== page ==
The Bully Pulpit
Michael O. Smith's compelling performance as Teddy Roosevelt elevates his otherwise standard-issue biodrama.
Smith, who bears an uncanny resemblance to Roosevelt both physically and vocally, sets the work in the study (a wood-paneled marvel from scenic designer Charles Corcoran) of Roosevelt's home in Sagamore, New York. The former president is celebrating his 60th birthday and uses the day as one of reflection on his life. Unwisely, Smith has Roosevelt addressing a crowd that seems to have gathered in the room, and while this conceit establishes Roosevelt's good-natured, if hard-hitting, bonhomie, it also feels unnatural.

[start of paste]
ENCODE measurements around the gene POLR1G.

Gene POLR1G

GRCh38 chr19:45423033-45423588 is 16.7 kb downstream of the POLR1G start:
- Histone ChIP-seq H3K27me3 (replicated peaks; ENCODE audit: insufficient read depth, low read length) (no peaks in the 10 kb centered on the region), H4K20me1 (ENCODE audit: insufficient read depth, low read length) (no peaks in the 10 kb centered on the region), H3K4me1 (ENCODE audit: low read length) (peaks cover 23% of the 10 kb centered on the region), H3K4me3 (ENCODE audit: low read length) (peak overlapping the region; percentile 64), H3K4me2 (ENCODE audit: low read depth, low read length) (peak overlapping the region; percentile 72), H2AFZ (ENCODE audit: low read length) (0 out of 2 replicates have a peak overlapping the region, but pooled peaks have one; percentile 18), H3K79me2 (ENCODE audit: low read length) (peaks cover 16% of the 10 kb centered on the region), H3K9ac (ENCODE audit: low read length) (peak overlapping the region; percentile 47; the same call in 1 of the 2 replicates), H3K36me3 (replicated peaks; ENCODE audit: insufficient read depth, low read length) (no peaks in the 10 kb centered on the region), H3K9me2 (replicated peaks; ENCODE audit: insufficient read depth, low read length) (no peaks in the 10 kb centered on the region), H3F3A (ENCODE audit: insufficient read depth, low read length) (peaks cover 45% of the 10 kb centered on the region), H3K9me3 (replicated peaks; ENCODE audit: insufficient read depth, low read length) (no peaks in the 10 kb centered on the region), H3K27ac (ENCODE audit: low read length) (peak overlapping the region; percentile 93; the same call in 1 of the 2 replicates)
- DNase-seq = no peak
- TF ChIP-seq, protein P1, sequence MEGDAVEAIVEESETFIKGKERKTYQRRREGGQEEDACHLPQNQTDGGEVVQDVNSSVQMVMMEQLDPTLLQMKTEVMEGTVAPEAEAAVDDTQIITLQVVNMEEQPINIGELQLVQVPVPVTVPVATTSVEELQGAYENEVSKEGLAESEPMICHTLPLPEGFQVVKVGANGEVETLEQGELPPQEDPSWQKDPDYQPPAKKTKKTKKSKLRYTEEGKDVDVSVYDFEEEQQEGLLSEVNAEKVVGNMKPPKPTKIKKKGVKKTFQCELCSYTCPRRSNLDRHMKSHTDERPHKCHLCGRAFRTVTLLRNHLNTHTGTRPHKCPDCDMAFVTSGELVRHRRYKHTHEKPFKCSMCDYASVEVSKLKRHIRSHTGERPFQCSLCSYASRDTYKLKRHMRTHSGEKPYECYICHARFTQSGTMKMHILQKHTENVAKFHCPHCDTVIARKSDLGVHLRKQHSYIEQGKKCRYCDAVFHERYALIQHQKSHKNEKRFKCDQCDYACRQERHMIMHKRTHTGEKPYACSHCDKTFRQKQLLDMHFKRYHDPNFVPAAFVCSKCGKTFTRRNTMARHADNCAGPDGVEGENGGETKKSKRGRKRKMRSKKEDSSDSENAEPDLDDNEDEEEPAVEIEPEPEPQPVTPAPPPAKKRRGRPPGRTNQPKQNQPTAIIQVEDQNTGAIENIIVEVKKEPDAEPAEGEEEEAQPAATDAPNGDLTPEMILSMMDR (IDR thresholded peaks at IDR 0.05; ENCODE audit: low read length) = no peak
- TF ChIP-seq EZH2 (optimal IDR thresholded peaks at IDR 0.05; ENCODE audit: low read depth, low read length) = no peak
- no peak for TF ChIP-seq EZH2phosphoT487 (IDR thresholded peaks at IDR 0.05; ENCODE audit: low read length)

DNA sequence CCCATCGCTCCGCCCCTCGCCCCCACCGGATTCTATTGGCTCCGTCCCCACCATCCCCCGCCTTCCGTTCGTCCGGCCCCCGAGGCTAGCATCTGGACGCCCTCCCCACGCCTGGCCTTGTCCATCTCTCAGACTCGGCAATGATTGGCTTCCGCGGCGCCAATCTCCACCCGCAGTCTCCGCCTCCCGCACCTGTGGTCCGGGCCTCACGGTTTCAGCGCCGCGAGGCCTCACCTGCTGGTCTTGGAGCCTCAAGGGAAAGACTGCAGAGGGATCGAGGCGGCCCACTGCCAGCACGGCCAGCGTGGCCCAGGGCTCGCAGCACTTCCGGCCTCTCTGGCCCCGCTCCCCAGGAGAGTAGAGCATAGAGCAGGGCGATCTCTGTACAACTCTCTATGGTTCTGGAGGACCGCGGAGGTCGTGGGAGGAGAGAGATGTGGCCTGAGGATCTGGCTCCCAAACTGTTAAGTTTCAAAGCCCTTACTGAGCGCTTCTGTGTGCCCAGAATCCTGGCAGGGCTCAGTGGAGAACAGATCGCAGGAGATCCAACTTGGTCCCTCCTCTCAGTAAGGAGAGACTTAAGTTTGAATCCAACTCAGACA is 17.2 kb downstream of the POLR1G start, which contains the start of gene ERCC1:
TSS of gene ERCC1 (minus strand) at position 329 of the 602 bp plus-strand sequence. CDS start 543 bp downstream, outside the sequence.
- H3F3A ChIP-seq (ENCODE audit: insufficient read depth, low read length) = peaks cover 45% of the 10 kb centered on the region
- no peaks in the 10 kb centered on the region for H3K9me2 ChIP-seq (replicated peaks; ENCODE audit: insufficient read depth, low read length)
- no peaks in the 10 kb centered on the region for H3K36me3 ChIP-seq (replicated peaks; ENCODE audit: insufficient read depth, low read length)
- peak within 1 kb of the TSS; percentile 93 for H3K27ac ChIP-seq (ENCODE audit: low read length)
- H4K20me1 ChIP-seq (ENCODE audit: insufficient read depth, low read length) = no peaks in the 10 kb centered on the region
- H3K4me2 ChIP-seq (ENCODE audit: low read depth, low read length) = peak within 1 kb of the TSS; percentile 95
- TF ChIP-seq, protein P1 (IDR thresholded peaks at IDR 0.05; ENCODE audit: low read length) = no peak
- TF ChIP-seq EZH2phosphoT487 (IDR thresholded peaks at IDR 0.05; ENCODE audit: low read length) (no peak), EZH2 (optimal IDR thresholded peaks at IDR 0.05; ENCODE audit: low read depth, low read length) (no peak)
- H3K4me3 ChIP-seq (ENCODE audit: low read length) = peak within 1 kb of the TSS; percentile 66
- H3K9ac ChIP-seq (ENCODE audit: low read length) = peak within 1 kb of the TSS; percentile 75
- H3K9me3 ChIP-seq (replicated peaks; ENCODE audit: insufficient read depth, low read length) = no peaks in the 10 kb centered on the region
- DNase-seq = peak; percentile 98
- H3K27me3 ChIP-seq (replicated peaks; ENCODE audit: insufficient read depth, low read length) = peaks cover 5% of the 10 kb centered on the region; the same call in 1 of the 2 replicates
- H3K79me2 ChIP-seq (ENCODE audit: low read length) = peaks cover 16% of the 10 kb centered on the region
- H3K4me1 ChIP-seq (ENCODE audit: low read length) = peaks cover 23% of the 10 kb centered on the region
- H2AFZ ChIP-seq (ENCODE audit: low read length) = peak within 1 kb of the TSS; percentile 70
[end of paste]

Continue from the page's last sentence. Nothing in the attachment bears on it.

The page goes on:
The conceit also means that the play falls prey to the "and then I did…" syndrome. After setting the scene and some introductory patter, we get a roughly chronological account of Roosevelt's life -- some of it quite fascinating, but rarely introspective. For instance, Smith never truly explores how growing up during the Civil War with a father from New York and a mother from Georgia affected his political policies, although he does share an amusing anecdote about how his five-year-old Northern smart-aleck sympathies resulted in a good thrashing from his father.